Don’t overlook the April 1st deadline

You may be approaching an important deadline if you have retirement accounts and you turned 70½ last year. Generally, you must begin withdrawing money from tax-favored retirement plans in the year you turn 70½. However, you may postpone your first withdrawal until April 1 of the year after you turn 70½. That means you have until April 1, 2015, to complete your required 2014 distribution. period-481478__180

The minimum distribution rules don’t apply to your Roth IRA accounts. And if you are still working at age 70½, you are generally not required to withdraw funds from a qualified employer-sponsored plan until April 1 of the calendar year following your actual retirement.

If you postponed your first distribution, you must take two distributions this year – one for 2014 and one for 2015. Your 2014 distribution must be completed by April 1, while your 2015 distribution must be completed by December 31, 2015. After that, you must take a distribution by December 31 each year until your retirement funds are depleted.

Generally, the amount of the RMD for any year is based on your age. You take the balance in all your traditional IRAs as of the last day of the previous year, and divide by a factor representing your life expectancy. The IRS has published a standard life expectancy table to use in the calculation. Special rules might apply if your spouse is more than ten years younger than you are and is the sole beneficiary of your IRA.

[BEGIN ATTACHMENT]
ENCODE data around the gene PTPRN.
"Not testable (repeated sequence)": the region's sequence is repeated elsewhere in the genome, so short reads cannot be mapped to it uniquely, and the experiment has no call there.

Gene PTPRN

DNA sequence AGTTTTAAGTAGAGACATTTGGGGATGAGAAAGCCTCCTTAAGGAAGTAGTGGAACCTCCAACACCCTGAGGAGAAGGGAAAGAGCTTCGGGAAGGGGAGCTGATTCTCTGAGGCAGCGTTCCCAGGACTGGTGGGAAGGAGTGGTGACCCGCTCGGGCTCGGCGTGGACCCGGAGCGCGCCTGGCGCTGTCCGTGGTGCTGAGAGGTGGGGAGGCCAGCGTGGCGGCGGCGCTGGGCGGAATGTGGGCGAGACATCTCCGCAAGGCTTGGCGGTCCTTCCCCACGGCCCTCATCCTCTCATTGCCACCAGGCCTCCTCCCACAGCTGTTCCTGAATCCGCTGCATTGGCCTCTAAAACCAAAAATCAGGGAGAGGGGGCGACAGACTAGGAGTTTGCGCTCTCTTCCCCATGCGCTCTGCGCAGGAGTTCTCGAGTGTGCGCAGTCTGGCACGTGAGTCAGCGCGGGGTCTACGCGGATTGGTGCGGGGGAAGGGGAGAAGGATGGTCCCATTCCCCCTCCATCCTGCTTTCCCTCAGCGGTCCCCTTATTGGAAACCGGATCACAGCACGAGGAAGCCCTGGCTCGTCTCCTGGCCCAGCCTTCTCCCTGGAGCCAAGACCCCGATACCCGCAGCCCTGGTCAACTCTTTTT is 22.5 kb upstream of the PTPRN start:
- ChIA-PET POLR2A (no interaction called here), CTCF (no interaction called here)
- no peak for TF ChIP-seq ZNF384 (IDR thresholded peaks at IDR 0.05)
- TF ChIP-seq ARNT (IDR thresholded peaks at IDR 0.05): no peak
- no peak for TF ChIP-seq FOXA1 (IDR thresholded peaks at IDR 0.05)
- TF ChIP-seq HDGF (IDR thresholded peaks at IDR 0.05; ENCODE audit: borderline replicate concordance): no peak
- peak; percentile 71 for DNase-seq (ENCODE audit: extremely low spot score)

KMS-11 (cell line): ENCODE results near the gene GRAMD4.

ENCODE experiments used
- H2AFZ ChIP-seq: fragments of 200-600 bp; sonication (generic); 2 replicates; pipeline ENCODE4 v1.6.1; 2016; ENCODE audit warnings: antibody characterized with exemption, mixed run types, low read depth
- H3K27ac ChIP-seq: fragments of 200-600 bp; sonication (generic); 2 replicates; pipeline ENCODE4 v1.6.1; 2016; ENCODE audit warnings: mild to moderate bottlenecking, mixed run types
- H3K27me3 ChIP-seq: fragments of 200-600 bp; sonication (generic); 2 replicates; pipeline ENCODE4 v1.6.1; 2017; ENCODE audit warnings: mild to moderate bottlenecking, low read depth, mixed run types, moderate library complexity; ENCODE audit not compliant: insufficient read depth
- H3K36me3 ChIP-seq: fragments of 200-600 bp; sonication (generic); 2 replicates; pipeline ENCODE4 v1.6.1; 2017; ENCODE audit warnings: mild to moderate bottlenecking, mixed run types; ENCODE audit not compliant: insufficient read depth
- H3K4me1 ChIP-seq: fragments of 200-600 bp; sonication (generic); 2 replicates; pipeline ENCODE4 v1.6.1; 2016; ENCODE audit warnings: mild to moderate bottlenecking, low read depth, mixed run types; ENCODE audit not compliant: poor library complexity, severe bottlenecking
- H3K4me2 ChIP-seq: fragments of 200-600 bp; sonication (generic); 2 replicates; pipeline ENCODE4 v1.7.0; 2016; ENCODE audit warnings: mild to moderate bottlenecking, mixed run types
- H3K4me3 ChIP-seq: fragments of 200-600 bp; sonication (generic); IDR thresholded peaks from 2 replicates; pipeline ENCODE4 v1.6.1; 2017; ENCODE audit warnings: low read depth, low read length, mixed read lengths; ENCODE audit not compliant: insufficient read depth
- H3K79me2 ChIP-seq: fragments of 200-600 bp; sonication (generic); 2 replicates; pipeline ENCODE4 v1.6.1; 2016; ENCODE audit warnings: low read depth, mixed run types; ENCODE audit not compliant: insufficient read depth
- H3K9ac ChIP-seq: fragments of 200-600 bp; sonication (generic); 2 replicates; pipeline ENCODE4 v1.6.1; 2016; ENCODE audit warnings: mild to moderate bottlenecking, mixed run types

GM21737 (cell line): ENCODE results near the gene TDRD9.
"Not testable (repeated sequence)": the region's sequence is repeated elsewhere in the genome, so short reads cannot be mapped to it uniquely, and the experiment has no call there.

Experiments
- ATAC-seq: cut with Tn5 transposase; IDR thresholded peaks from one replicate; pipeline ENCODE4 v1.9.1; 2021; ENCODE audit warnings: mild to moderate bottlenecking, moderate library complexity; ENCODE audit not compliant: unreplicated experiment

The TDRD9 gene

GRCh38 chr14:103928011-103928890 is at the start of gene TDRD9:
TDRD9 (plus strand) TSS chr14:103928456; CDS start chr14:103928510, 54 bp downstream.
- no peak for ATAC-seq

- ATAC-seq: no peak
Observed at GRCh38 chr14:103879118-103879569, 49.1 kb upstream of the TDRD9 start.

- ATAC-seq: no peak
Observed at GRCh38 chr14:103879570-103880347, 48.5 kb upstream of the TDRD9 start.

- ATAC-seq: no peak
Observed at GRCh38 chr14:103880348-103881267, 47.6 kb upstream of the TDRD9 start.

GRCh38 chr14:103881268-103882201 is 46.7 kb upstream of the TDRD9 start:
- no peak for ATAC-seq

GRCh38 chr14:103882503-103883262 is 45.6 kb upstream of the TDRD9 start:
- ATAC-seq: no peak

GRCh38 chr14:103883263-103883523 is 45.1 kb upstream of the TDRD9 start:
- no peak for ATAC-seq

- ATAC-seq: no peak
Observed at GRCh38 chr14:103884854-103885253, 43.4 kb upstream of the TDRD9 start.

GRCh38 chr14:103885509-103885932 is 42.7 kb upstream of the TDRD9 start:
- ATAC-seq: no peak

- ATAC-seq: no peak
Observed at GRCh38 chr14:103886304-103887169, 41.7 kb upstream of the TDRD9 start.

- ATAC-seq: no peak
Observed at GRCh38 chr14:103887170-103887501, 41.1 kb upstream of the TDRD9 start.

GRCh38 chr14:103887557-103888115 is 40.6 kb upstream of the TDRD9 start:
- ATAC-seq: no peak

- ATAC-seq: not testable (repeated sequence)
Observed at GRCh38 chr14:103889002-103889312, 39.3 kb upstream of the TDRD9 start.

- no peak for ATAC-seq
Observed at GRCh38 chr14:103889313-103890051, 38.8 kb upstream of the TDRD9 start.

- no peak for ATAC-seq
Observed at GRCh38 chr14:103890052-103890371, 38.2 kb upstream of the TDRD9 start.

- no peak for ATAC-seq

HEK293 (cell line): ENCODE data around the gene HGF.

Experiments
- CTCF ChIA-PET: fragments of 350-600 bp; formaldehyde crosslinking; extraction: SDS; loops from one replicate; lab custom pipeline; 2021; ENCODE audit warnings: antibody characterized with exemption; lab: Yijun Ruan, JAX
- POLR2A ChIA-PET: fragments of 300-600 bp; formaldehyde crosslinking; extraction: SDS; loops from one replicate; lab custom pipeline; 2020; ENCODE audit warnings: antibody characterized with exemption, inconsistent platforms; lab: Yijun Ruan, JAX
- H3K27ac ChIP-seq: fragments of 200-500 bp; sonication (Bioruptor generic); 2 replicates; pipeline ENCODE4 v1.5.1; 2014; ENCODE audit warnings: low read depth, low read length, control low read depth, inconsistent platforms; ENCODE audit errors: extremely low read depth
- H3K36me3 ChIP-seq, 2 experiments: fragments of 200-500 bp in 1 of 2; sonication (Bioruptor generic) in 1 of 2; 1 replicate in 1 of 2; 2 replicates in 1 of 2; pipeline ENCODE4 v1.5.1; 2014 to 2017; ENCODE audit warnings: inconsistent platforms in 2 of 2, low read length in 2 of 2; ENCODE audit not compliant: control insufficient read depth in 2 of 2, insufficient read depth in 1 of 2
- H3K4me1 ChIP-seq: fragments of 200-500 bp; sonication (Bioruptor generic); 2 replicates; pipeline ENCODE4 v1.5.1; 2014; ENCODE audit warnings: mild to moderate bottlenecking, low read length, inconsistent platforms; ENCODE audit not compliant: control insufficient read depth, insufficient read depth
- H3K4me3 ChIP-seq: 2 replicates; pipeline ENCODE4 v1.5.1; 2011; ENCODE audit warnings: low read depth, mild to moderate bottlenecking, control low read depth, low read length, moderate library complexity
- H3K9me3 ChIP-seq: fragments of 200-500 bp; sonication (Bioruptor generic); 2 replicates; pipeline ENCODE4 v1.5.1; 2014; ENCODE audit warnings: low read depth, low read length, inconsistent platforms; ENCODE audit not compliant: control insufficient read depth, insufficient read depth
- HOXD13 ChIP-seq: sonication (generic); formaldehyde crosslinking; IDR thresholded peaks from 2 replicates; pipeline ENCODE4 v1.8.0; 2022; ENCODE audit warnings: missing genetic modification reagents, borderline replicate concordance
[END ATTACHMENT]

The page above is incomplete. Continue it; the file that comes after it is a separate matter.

Make sure you notify the holder of your retirement account in time to complete your distribution. Follow up to ensure that the transaction will be completed on time. You may withdraw more than the required amount, but if you fail to take at least the minimum distribution on time, you are subject to a 50% penalty tax.

Don’t overlook this important distribution deadline. Call our office if you would like assistance in planning your retirement withdrawals.

8 step checklist to monitor and manage your business’ health

You get an annual checkup from your physician to monitor and manage your personal health. Shouldn’t you do the same for your business? To keep your operation in top shape, consider an annual business review. The benefits of such a review are evaluating current performance and better planning of future operations.hook-405091__180

Some things you should evaluate in an annual business review include the following:

1. Revisit your business strengths, weaknesses, and opportunities. Is your competitive position improving, or are you losing ground?

2. How did you perform relative to your business plan? Did you meet or exceed your objectives? Are sales, profit margins, and cash flow improving?

3. Get a pulse on your customers. An annual customer satisfaction survey is a great way to assess performance, obtain insight on potential new products or services, and to let your customers know how much you value their business.

4. Evaluate your team. Are you developing a superior team, employing their unique talents, and training them to improve performance? Do you reward on merit or simply on seniority?

5. How effective is your marketing? Are your current methods and channels working well, or are you simply doing what you’ve always done?

6. Meet with your insurance agent. Is your coverage adequate and appropriate for changes in your business activities and acquisitions?

7. Review your business tax strategy. Identify opportunities for tax savings. Are you using the right form of business entity? Are you aware of recent changes in the tax code that might benefit your business?

8. How is your score-keeping? Do your measurements track your progress or do they measure things that don’t matter? What are the key performance measures that drive your business?

If you are serious about improving your business, consider a yearly assessment of your operation. For any assistance you need, give us a call.